Archbishop Denis Hart

by Fr Ken Barker MGL
(Modotti Press, 2010, 147pp, $22.95. ISBN: 978-1-92142-145-7. Available from Freedom Publishing)

Archbishop Mark Coleridge in his Foreword to Father Ken Barker's new book,  His Name is Mercy, makes the telling statement: "We live in an often merciless world. It is a world where the logic of crime and punishment hold sway and where that logic often spawns vengeance." He stressed that while the world lives by the logic of crime and punishment we need as well the logic of sin and forgiveness.

It is a particular indictment on the modern world that in the Gospels the opponents of Jesus cannot forgive him for forgiving. They are locked in a world of crime and punishment. In the Jewish understanding God does not have a name, but demonstrates through action who he is and that is why his name is mercy.

The book itself speaks of the need for mercy, the mercy of God which finds its high point in the mercy that comes from the heart of Jesus. 

In one sense all of this would be something of God rather than of us were we not to go on to see that mercy is equally a God-given gift which comes to us and to our life, showing us that forgiveness is an essential part of human truth and growth and an essential component of peace.

Father Ken eloquently provides the teaching on mercy and forgiveness. What I found riveting and interesting were the stories of unimaginable forgiveness, showing that the journey to forgiveness is often difficult and challenging, heartrending, and yet it is the only way to peace. 

In a way the teaching is made so much more effective by the examples quoted. I will be a little bit cryptic to make sure that you read the book for yourself: Jesus' call to forgive seventy-seven times; war stories from Belgium and Bosnia Herzegovina; deathbed conversions, conversions of young people; of murderers; of suffering under the Japanese.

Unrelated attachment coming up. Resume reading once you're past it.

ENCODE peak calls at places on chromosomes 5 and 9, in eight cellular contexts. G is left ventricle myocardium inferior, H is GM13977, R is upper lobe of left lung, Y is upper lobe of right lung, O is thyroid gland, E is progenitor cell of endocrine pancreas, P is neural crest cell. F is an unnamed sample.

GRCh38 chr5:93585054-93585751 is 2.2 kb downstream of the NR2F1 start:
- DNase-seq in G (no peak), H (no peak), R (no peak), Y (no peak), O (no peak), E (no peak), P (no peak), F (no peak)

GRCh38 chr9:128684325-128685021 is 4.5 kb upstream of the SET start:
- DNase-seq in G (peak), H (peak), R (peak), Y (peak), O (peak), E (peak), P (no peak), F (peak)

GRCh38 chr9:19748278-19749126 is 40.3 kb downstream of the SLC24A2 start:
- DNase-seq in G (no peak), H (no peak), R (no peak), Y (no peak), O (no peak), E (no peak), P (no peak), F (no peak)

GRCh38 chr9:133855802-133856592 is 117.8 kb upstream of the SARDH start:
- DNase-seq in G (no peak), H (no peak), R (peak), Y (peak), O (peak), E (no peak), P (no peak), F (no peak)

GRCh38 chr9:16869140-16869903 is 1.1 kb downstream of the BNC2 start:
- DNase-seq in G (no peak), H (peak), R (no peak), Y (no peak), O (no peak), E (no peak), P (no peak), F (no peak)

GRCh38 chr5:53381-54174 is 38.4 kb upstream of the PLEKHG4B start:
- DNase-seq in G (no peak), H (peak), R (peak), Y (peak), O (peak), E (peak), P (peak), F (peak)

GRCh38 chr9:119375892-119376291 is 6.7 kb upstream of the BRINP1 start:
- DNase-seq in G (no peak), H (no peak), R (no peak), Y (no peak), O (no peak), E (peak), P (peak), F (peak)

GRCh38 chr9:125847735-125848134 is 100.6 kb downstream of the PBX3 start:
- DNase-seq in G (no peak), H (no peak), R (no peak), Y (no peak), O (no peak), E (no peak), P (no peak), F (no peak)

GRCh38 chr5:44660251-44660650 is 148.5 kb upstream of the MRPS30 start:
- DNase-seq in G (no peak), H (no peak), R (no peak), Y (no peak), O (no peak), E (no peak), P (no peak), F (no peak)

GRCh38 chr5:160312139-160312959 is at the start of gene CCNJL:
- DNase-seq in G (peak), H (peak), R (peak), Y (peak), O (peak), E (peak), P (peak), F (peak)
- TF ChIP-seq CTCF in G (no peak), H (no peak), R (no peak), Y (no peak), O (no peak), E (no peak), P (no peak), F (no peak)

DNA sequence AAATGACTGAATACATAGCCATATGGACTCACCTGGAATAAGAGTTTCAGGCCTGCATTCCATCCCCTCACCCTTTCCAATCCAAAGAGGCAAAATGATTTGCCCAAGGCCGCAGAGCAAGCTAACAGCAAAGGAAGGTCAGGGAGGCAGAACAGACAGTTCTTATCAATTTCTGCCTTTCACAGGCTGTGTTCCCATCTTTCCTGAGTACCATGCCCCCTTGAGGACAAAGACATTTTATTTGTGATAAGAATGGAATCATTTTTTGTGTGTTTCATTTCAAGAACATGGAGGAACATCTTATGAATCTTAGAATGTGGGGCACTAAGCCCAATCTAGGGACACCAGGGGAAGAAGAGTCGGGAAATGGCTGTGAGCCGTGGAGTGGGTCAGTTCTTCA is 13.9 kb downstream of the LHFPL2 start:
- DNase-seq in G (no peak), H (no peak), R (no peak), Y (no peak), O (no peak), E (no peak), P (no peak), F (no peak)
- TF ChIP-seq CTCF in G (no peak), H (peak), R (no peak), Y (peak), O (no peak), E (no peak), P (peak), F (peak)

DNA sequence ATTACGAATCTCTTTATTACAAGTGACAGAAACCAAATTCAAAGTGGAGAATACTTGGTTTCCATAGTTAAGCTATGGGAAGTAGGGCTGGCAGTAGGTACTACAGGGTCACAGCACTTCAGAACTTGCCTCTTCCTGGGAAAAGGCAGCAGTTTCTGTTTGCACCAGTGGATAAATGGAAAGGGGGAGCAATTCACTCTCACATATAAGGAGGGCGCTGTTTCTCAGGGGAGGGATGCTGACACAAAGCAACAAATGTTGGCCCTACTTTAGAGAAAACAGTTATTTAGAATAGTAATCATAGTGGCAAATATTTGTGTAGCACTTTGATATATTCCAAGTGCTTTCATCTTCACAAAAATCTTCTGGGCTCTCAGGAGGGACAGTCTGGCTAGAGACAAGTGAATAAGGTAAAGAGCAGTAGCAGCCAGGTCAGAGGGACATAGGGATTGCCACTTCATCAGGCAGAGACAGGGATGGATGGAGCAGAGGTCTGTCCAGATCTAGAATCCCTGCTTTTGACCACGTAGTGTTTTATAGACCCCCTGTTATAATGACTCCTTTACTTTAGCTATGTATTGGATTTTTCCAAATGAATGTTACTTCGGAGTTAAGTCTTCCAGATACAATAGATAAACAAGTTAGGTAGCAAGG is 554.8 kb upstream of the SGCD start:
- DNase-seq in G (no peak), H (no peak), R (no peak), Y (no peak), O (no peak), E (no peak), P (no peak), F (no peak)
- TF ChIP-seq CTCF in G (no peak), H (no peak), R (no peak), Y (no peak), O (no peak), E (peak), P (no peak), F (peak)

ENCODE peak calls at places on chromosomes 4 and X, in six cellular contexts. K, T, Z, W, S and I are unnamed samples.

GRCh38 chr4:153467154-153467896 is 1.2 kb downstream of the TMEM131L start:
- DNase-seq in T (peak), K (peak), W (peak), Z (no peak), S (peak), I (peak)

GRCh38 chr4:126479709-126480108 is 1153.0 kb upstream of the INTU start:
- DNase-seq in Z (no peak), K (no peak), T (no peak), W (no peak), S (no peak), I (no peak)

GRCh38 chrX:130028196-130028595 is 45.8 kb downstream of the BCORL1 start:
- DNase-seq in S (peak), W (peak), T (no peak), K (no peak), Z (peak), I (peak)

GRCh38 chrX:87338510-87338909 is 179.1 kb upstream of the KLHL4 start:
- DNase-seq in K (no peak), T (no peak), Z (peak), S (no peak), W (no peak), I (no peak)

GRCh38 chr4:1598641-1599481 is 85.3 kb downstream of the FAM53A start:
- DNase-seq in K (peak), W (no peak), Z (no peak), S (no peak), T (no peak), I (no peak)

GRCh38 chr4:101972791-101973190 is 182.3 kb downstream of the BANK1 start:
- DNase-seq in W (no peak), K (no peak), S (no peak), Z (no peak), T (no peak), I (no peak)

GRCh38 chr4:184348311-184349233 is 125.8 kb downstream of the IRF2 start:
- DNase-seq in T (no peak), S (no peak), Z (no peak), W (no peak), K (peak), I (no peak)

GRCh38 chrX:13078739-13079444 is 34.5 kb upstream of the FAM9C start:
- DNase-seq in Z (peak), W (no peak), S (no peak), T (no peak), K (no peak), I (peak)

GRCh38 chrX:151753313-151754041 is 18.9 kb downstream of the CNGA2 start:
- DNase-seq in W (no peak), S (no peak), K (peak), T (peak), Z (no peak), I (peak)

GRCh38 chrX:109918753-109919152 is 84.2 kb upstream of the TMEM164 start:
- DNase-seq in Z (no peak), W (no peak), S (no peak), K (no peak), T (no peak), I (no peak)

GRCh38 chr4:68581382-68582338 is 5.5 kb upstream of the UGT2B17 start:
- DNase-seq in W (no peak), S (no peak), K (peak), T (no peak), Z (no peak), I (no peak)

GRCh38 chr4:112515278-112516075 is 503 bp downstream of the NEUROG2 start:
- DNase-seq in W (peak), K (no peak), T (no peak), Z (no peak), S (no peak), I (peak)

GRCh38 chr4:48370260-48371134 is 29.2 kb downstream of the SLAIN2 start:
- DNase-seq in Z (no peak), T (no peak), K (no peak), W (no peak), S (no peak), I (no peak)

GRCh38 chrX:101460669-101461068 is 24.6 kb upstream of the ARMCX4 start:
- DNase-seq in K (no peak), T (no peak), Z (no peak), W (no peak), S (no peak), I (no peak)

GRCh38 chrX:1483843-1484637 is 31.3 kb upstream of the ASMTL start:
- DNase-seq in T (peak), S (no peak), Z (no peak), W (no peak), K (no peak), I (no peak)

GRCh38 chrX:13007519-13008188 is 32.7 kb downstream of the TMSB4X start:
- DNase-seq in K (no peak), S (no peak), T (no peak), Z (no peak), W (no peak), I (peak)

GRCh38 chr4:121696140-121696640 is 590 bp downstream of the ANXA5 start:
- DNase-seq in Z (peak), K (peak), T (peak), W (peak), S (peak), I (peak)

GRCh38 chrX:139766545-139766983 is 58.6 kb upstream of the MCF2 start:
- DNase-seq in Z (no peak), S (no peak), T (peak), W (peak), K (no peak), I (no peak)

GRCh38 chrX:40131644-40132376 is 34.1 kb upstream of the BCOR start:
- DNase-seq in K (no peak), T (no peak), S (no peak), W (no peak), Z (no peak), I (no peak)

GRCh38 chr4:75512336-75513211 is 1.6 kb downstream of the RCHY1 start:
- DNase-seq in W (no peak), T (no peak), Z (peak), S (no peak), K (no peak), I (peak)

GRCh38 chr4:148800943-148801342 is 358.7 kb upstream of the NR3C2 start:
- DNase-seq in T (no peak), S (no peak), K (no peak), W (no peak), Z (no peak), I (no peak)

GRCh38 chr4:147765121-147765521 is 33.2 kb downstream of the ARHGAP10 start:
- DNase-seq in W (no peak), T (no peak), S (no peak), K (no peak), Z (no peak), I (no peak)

Father Ken makes the telling point that forgiveness is not just writing off the reality of the offence. It is an acceptance of that reality and indeed of the offender's responsibility to face justice where applicable.

Father Ken quotes John Paul II in Dives in Misericordia (14): "The generous requirement of forgiveness does not cancel out the objective requirement of justice. Properly understood justice constitutes the goal of forgiveness. In no passage of the Gospel message does forgiveness or mercy as its source mean indulgence towards evil, towards scandal, towards injury or insult. In any case reparation for evil and scandal, compensation for injury, and satisfaction for insult are conditions for forgiveness."

What we must remember is that forgiveness is a decision to enter into a process, at times a very powerful one, which needs to be worked through and which ultimately brings healing. 

Father Ken has focused us on God's limitless mercy and God has confirmed his desire to act especially through suffering which is our weakness and emptying of self and he wants to make his power known precisely in that emptying of self (John Paul II, Salvifici Doloris, 22).

I commend this book knowing that readers will find a whole new perspective of the Christian approach to suffering, to forgiveness, to new hope and peace. I am deeply grateful to Father Ken and I pray that this book will be as beneficial for others as it has been for me.

This review is adapted from Archbishop Denis Hart's address at the launch of Fr Barker's new book at St Benedict's Church, Burwood, on 15 August. This book and others by Fr Barker are available from Freedom Publishing.

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